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M. Asif Taqi, Sajid S. Suriya, Ajeet Sodhi, Syed A. Quadri, Mudassir Farooqui, Atif Zafar and Martin M. Mortazavi


Several retrospective studies have supported the use of conscious sedation (CS) over general anesthesia (GA) as the preferred methods of sedation for stroke thrombectomy, but a recent randomized controlled trial showed no difference in outcomes after CS or GA. The purpose of the Ideal Sedation for Stroke Thrombectomy (ISST) study was to evaluate the difference in time and outcomes in the reperfusion of anterior circulation in ischemic stroke using GA and monitored anesthesia care (MAC).


The ISST study was a prospective, open-label registry. A total of 40 patients who underwent mechanical thrombectomy for anterior circulation ischemic stroke were enrolled. Informed consent was obtained from each patient before enrollment. The primary endpoint included the interval between the patient’s arrival to the interventional radiology room and reperfusion time. Secondary endpoints were evaluated to estimate the effects on the outcome of patients between the 2 sedation methods.


Of the 40 patients, 32 received thrombectomy under MAC and 8 patients under GA. The male-to-female ratio was 18:14 in the MAC group and 4:4 in the GA group. The mean time from interventional radiology room arrival to reperfusion in the GA group was 2 times higher than that in the MAC group. Complete reperfusion (TICI grade 3) was achieved in more than 50% of patients in both groups. The mean modified Rankin Scale score at 3 months was < 2 in the MAC group and > 3 in the GA group (p = 0.021).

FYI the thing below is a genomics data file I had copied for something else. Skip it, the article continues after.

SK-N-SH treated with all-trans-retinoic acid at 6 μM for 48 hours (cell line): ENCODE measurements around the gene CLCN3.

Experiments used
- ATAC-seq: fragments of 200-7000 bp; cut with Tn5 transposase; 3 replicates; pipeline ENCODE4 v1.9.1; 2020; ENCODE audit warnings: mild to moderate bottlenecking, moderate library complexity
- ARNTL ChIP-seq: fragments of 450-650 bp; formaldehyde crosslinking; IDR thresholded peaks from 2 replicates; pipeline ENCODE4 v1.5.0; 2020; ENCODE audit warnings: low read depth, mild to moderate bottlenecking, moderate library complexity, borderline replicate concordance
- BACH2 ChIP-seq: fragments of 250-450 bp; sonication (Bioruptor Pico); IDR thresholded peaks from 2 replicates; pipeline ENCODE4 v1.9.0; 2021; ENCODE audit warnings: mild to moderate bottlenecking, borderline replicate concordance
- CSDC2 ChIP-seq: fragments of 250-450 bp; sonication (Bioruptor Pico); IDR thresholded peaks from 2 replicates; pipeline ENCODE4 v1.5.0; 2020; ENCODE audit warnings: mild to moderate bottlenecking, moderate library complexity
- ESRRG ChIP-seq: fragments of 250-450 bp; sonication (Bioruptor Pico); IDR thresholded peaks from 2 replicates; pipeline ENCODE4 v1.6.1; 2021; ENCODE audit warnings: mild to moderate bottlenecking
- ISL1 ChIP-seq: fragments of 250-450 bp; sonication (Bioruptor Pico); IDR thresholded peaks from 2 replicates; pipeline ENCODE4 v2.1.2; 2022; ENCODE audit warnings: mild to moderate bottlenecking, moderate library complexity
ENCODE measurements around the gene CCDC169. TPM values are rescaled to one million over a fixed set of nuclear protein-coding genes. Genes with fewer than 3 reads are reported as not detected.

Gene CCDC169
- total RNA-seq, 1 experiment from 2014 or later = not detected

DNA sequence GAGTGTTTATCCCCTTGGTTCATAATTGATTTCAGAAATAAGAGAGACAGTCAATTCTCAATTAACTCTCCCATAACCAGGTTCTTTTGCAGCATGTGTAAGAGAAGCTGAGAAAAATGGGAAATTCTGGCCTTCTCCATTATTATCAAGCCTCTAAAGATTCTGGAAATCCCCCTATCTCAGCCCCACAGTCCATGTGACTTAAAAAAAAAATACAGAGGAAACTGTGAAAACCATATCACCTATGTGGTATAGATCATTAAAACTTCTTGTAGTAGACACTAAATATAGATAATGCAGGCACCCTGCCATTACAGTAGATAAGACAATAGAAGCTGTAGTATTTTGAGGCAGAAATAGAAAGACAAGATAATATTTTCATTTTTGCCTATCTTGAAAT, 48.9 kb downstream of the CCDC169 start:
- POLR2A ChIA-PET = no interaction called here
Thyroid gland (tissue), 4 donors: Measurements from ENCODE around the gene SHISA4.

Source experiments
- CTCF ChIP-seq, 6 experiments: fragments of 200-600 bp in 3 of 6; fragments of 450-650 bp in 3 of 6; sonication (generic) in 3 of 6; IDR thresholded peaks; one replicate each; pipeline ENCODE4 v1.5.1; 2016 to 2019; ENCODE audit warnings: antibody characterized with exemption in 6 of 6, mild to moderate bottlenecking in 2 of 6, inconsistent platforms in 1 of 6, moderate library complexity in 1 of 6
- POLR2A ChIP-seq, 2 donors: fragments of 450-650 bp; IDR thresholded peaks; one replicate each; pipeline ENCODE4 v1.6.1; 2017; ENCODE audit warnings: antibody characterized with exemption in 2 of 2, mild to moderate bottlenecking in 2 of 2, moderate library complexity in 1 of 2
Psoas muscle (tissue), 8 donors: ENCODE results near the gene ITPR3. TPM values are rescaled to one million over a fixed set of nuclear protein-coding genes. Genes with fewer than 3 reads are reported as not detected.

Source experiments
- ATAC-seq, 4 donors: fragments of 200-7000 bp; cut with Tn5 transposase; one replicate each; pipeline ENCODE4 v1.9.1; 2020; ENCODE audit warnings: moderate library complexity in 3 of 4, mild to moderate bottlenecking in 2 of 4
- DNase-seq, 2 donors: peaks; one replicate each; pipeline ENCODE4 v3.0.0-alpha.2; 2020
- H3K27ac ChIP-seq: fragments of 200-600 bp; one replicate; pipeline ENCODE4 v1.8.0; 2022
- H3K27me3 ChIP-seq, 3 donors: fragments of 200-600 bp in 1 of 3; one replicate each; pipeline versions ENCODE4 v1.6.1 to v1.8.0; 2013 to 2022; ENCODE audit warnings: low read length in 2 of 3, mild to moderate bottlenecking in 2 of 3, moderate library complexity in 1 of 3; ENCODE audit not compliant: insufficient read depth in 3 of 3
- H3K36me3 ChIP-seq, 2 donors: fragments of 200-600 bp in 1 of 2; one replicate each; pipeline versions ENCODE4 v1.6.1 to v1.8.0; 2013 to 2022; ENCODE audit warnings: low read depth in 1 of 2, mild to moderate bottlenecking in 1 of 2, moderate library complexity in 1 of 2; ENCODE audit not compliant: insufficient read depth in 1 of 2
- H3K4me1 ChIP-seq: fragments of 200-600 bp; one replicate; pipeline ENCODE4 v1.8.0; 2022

The findings from the pilot study showed a significantly shorter time interval between IR arrival and reperfusion and better outcomes in patients undergoing reperfusion for ischemic stroke in the anterior circulation using MAC compared with GA.

Clinical trial registration no.: NCT03036631 (

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Syed A. Quadri, Muhammad Waqas, Inamullah Khan, Muhammad Adnan Khan, Sajid S. Suriya, Mudassir Farooqui and Brian Fiani

Since Lynn and colleagues first described the use of focused ultrasound (FUS) waves for intracranial ablation in 1942, many strides have been made toward the treatment of several brain pathologies using this novel technology. In the modern era of minimal invasiveness, high-intensity focused ultrasound (HIFU) promises therapeutic utility for multiple neurosurgical applications, including treatment of tumors, stroke, epilepsy, and functional disorders. Although the use of HIFU as a potential therapeutic modality in the brain has been under study for several decades, relatively few neuroscientists, neurologists, or even neurosurgeons are familiar with it. In this extensive review, the authors intend to shed light on the current use of HIFU in different neurosurgical avenues and its mechanism of action, as well as provide an update on the outcome of various trials and advances expected from various preclinical studies in the near future. Although the initial technical challenges have been overcome and the technology has been improved, only very few clinical trials have thus far been carried out. The number of clinical trials related to neurological disorders is expected to increase in the coming years, as this novel therapeutic device appears to have a substantial expansive potential. There is great opportunity to expand the use of HIFU across various medical and surgical disciplines for the treatment of different pathologies. As this technology gains recognition, it will open the door for further research opportunities and innovation.